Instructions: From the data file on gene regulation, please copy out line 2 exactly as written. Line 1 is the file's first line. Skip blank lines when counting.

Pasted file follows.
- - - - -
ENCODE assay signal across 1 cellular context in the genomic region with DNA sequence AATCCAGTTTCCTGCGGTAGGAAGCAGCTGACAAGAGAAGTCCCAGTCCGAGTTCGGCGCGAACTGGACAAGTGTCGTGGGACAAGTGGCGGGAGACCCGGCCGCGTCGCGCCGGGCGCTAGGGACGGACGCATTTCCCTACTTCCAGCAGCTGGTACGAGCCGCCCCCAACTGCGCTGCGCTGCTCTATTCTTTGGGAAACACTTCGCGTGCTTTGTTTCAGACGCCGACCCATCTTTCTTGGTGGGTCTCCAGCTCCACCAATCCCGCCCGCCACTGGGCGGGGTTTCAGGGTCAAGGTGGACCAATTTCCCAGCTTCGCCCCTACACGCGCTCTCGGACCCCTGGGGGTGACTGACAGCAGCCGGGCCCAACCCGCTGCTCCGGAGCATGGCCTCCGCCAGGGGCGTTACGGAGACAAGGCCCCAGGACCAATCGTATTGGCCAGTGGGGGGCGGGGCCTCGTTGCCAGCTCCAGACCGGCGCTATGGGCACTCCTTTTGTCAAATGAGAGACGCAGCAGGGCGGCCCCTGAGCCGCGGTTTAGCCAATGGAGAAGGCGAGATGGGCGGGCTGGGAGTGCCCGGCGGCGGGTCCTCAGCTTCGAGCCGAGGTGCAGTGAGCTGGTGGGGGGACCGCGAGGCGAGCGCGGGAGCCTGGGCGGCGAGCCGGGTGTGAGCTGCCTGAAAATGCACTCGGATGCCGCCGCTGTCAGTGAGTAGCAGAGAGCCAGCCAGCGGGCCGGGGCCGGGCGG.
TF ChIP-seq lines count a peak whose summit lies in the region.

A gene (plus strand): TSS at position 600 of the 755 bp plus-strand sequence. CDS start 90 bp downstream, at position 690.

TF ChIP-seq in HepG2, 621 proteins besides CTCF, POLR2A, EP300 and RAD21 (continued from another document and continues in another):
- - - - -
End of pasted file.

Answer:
TF ChIP-seq lines count a peak whose summit lies in the region.